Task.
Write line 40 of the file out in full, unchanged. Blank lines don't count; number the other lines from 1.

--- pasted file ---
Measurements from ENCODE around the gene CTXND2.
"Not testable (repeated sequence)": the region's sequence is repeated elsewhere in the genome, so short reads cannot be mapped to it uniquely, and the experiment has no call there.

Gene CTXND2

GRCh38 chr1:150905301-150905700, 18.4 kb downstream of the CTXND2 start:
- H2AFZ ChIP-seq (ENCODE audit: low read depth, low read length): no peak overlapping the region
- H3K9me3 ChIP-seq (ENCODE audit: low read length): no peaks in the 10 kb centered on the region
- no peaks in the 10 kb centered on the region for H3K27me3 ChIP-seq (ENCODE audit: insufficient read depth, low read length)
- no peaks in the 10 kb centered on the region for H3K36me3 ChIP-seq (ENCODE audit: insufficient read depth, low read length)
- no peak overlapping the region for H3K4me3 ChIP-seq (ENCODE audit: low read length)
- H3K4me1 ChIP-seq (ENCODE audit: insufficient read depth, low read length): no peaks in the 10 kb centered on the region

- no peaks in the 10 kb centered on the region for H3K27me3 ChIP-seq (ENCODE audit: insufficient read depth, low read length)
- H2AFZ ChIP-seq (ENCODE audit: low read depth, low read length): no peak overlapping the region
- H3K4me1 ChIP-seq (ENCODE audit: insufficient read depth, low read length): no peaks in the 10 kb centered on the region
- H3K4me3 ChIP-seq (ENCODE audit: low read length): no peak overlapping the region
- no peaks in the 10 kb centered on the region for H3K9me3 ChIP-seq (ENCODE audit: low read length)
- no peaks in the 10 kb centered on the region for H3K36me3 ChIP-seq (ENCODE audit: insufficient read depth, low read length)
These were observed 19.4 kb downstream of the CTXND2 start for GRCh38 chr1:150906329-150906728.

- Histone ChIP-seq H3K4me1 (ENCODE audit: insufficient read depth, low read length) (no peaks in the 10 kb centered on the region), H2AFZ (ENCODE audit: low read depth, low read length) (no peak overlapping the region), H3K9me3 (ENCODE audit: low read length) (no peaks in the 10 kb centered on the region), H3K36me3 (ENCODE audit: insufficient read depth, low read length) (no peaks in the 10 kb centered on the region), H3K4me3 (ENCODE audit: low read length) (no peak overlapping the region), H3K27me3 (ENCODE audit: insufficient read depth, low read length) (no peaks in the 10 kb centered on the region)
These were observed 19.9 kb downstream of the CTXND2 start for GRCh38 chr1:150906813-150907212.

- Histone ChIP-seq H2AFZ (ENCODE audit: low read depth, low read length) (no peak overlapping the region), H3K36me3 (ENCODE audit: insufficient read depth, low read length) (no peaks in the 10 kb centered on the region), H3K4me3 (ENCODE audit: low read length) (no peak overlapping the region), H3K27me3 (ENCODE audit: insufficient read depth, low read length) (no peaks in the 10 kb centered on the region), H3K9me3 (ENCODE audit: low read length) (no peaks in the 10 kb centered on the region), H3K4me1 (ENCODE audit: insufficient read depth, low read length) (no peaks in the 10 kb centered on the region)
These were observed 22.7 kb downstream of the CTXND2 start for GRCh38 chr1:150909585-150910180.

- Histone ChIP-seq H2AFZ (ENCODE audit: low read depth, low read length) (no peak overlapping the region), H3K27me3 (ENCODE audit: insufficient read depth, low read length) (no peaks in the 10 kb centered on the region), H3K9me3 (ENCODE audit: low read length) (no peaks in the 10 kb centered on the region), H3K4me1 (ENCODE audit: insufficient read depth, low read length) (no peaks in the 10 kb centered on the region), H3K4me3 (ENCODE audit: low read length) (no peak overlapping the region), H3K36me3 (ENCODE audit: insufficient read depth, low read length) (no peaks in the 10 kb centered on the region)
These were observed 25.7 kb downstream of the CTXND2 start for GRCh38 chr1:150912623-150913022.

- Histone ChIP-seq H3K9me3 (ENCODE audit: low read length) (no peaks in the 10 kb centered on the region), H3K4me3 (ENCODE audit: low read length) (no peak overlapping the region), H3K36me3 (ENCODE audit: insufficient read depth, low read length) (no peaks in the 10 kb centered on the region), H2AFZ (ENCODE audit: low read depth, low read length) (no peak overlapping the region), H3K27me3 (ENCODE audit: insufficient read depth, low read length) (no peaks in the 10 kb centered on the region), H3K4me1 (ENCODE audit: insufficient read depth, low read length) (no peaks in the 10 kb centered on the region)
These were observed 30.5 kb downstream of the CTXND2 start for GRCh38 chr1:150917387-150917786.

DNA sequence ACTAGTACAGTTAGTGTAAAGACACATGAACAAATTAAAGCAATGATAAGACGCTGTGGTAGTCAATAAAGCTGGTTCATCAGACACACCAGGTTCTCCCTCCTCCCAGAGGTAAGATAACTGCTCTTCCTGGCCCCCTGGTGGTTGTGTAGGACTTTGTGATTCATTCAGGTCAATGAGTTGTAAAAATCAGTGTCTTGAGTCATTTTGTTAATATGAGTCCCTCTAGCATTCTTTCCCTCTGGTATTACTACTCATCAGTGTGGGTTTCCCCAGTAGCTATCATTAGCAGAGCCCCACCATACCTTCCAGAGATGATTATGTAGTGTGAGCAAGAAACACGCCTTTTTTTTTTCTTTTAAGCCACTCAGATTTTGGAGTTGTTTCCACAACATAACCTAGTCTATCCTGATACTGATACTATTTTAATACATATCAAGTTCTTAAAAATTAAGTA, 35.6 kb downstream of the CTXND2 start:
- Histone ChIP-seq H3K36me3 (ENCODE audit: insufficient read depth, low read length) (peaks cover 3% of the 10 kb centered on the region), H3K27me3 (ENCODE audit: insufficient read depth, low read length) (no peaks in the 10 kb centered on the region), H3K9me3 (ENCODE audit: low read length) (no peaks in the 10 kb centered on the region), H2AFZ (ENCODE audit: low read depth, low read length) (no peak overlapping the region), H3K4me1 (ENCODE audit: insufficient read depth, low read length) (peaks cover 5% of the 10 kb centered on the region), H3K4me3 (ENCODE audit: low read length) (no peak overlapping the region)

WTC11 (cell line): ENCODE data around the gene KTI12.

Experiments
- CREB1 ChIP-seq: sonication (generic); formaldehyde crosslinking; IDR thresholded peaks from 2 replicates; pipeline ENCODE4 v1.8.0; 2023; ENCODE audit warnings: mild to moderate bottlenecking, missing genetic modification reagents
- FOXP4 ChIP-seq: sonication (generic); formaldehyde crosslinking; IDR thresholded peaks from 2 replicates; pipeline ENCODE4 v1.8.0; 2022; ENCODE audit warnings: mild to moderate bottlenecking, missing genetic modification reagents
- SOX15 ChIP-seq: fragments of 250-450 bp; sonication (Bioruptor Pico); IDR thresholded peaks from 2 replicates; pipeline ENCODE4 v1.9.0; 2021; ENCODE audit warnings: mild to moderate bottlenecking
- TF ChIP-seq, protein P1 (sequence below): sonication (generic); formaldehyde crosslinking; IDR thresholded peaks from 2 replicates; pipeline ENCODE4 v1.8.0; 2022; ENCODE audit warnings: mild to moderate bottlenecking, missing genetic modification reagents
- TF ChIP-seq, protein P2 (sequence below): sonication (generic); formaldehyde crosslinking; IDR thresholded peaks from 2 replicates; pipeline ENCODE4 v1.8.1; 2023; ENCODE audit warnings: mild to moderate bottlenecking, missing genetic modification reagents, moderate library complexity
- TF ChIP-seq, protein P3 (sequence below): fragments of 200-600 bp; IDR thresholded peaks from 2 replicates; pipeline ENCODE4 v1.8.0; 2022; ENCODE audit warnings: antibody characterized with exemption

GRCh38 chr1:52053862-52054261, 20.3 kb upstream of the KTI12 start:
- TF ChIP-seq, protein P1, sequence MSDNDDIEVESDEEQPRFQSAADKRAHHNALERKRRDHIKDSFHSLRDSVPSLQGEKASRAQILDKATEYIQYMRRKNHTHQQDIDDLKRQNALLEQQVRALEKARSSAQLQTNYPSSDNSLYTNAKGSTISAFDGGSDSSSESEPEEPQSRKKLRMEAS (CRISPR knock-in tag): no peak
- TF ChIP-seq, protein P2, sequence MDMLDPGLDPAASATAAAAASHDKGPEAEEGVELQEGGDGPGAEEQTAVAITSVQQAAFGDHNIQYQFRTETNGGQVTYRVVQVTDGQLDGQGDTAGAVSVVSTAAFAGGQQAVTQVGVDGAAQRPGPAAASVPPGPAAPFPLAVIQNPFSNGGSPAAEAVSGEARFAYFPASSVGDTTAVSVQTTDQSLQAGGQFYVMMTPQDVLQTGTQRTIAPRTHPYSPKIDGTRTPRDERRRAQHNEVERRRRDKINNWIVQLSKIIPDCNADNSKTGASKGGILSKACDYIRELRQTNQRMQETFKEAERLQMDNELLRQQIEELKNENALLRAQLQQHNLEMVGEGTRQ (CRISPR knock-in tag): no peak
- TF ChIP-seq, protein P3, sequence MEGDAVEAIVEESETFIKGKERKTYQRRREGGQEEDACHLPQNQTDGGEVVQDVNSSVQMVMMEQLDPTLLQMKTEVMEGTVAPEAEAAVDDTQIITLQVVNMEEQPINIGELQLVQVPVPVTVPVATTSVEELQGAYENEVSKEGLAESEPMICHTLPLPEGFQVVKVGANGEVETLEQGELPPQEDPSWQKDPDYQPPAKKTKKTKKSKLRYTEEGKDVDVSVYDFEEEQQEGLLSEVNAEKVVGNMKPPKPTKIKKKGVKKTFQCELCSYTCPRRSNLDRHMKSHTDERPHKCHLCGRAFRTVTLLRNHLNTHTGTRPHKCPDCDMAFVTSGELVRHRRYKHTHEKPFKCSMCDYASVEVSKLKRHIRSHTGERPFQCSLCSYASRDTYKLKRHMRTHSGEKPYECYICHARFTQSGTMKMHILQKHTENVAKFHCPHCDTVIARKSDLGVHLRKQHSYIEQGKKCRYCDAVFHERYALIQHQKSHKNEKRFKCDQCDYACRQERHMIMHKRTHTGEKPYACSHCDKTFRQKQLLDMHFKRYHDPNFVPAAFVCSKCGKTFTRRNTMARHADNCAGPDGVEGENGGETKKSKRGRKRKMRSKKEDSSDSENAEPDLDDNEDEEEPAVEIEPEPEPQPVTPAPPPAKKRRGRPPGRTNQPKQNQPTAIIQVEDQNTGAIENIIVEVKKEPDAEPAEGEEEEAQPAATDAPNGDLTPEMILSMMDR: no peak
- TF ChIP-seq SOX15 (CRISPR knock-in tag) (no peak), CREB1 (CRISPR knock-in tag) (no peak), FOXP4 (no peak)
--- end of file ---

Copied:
- TF ChIP-seq SOX15 (CRISPR knock-in tag) (no peak), CREB1 (CRISPR knock-in tag) (no peak), FOXP4 (no peak)